The Lord is angry at his people, including the priests he appointed as leaders. I don’t know if they will want to hear the message he gave me to deliver to them. I don’t want them to take their anger out on me, the messenger, so I have decided to write this down and send it under the name “Malachi,” which means, my messenger. I do not want anyone to know I sent it. May God forgive me for my fear.
“For a great King am I, says the Lord of hosts, and my name will be feared among the nations. And now, O priests, this commandment is for you: If you do not listen, And if you do not lay it to heart, to give glory to my name … I will send a curse upon you.”
It isn’t easy for me to write this, but I know what God wants me to do. I know they will be insulted by this next passage, but I would rather risk the anger of Israel than the anger of God. I will keep writing.
“I will strew dung in your faces … and you will be carried off with it.
“Then you will know that I sent you this commandment because I have a covenant with Levi. My covenant with him was one of life and peace; fear I put in him, and he feared me, and stood in awe of my name.”
Maybe the priests will remember the covenant God made with Levi. Maybe they will want to be like him. Listen to what God says about him.
“True doctrine was in his mouth, and no dishonesty was found upon his lips; He walked with integrity and uprightness, and turned many away from evil. For the lips of the priest are to keep knowledge, and instruction is to be sought from his mouth, because he is the messenger of the Lord.” And I must tell the priests why God is angry with them.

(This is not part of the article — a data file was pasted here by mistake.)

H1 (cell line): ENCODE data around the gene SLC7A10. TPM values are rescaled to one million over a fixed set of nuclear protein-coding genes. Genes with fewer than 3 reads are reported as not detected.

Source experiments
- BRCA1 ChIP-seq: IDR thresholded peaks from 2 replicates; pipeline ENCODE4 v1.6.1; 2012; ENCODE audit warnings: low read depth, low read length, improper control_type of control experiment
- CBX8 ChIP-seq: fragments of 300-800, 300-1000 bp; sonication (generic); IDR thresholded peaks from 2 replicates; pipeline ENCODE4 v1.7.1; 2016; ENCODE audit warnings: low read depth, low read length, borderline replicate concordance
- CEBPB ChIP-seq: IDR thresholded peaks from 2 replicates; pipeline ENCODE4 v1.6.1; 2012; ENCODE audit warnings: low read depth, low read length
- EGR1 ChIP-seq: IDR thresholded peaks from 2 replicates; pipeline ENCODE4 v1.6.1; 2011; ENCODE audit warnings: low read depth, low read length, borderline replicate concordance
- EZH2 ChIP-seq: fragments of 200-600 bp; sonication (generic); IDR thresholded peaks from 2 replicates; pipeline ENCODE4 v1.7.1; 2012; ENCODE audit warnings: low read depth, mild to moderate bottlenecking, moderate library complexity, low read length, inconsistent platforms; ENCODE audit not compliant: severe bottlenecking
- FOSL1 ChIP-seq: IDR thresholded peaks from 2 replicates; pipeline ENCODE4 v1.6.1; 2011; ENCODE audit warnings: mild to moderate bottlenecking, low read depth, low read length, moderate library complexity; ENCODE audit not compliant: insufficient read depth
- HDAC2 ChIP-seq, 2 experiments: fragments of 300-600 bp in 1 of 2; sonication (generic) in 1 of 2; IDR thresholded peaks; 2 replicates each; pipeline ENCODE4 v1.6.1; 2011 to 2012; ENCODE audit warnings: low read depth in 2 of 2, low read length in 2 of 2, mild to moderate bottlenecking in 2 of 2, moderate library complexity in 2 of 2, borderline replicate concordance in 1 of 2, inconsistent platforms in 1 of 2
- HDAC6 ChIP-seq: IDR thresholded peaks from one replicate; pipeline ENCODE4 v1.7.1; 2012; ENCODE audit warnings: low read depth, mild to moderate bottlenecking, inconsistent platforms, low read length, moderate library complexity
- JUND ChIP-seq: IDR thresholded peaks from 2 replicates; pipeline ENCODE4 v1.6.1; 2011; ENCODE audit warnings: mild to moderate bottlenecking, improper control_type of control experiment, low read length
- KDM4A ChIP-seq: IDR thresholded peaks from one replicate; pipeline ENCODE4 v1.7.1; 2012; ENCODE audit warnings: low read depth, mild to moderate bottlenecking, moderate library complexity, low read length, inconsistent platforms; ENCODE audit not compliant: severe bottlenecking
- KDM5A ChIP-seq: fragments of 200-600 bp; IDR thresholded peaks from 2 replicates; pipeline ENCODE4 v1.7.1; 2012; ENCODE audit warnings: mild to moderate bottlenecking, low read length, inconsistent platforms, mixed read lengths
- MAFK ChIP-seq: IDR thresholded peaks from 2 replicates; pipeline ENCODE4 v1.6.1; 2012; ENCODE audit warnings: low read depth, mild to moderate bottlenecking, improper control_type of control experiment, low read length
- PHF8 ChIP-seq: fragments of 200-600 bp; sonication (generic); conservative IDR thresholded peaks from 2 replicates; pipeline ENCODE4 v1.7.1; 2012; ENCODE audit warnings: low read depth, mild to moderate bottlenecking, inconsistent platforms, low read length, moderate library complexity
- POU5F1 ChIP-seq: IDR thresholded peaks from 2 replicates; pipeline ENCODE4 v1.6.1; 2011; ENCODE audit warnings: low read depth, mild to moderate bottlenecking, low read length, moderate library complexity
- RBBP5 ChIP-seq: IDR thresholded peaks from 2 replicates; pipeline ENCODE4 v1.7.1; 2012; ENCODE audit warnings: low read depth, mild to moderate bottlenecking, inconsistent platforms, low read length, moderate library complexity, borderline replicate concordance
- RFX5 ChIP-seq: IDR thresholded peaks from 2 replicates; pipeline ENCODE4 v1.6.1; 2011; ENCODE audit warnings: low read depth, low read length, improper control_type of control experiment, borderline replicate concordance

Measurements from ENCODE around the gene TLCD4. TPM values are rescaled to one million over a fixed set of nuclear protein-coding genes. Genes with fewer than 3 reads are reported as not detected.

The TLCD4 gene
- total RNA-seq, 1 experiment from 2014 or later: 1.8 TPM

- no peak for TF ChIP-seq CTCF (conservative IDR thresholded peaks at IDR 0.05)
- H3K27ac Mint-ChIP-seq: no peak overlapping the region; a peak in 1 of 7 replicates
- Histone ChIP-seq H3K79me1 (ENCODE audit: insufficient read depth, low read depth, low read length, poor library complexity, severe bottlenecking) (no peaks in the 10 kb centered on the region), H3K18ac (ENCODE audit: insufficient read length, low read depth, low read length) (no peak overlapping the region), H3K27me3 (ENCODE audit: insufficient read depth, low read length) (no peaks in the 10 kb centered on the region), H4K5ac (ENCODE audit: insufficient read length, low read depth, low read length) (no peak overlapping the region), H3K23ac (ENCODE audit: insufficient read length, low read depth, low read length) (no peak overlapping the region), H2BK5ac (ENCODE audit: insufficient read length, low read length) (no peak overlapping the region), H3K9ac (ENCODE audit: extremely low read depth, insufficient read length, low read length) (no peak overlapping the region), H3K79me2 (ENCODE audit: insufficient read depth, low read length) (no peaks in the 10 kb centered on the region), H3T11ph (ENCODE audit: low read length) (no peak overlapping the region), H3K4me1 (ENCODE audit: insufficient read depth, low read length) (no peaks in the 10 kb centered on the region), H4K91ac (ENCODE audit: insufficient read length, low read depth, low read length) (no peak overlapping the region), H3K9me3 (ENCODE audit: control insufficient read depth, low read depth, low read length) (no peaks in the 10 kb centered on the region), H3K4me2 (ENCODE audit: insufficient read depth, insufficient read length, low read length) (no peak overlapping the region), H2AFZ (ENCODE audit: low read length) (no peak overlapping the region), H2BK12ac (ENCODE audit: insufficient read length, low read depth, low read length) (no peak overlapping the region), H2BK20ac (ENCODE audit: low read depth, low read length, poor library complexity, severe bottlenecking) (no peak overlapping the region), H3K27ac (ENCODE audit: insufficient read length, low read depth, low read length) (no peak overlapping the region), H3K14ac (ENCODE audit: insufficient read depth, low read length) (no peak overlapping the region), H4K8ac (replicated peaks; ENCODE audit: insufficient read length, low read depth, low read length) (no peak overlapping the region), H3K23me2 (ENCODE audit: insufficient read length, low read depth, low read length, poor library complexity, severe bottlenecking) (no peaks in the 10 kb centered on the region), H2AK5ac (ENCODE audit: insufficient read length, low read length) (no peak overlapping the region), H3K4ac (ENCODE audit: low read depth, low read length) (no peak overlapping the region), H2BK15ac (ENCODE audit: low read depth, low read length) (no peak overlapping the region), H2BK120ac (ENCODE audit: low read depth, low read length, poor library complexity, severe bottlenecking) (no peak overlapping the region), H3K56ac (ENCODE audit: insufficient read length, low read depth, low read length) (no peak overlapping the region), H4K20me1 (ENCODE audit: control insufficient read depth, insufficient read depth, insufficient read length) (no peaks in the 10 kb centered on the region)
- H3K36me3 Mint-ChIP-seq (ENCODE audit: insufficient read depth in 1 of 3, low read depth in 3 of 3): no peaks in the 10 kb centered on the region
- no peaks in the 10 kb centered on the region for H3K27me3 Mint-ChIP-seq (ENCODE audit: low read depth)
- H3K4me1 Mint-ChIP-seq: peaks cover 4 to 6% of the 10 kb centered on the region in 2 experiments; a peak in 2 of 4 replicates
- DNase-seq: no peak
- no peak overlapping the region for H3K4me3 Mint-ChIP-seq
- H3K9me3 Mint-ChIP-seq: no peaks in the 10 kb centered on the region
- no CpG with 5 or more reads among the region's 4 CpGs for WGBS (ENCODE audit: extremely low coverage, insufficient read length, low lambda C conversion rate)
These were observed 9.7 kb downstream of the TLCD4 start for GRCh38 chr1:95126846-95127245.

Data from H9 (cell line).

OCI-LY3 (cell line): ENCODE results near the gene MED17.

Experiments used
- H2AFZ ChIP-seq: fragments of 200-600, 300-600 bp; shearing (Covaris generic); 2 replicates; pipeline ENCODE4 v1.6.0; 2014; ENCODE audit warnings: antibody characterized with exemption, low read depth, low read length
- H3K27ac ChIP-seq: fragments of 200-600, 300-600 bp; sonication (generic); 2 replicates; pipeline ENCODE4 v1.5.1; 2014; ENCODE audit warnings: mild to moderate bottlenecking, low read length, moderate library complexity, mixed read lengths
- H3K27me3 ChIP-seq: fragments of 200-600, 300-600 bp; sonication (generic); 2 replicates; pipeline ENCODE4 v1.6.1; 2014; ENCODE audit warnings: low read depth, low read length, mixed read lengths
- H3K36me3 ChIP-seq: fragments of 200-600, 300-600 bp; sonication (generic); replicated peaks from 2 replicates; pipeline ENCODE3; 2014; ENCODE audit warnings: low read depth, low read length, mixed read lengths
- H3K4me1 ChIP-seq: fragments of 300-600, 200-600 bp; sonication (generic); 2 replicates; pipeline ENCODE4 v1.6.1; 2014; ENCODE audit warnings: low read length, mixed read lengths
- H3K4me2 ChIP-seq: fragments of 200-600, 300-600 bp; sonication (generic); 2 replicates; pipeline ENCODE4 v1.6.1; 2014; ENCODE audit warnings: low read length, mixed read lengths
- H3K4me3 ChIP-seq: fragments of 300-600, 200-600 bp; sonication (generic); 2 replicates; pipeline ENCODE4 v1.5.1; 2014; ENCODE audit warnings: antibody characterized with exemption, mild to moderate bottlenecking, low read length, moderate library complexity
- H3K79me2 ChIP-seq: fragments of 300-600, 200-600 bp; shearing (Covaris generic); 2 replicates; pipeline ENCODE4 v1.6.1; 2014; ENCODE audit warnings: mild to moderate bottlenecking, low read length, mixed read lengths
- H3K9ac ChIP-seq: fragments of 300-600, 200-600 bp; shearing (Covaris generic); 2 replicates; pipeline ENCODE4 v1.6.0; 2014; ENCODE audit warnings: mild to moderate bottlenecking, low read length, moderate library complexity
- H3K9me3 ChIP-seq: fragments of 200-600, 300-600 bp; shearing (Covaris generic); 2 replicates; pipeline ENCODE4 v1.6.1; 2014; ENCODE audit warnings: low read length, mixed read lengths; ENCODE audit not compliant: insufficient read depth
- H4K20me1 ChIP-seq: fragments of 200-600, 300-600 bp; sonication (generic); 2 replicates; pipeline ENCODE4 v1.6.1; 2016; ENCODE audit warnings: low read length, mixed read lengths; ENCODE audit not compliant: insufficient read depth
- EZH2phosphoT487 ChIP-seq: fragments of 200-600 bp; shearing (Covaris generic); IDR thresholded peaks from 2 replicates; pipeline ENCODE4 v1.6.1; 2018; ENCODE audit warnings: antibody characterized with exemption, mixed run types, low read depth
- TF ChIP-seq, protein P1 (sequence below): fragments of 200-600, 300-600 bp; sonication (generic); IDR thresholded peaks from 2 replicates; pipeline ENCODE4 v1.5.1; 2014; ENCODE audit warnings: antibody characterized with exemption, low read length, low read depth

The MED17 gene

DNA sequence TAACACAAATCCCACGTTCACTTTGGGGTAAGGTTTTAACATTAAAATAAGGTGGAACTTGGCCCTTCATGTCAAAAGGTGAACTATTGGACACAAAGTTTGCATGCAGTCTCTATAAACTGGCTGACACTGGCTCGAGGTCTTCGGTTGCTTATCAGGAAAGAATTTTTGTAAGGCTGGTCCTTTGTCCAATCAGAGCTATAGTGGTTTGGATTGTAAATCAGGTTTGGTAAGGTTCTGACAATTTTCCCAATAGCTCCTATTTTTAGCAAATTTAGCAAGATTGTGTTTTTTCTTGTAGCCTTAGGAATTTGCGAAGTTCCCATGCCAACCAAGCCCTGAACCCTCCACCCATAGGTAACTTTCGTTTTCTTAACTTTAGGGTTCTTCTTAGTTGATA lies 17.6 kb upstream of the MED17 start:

“But you have turned aside from the way, and have caused many to falter by your instruction; You have made void the covenant of Levi, says the Lord of hosts. I, therefore, have made you contemptible and base before all the people, Since you do not keep my ways, but show partiality in your decisions.”
I must send this message. If not, I will have failed my God. I only hope the priests will listen.
READ MORE ABOUT IT:
Malachi 1 and 2
1. With whom had God made a covenant of peace?
2. What did God say about the lips and mouths of priests?
The Bible has been translated into many languages. One of the most famous versions in English was published by King James in 1611. His scholars used the original texts as well as previous editions of the Bible that were available at the time.
A popular version used by Catholics today is the New American Bible. During Mass, we hear readings from the Old Testament, the New Testament and one of the Gospels.
We should read our Bibles on a regular basis so that we will know what God has told us. The Bible is full of advice on how to lead good Christian lives, but there are also beautiful poems, mysterious prophecies and exciting adventure stories.
The story of Jesus, while he lived on Earth, is told in the four Gospels.
Hilarion was was born in 291 in the village of Tabatha near the Palestinian city of Gaza. His parents were not Christian, but he learned about Jesus when he was in school in Alexandria. He became a Christian and was baptized there when he was 15 years old.
One of the men who inspired him was St. Antony. Many people came to Antony for healing, but Hilarion preferred a more solitary way of life for himself. He gave away most of his possessions and found a place in the desert where he could be alone to pray and meditate. He made baskets out of reeds, which he would sell in order to buy the food he needed to survive.
In spite of his efforts to remain by himself, people came to him for prayer and healing. He went to a different desert, but people found him there as well.
He once said, although he was usually silent, his miracles spoke loudly. He continued to move about from place to place until his death in 371.
We honor him on Oct. 21.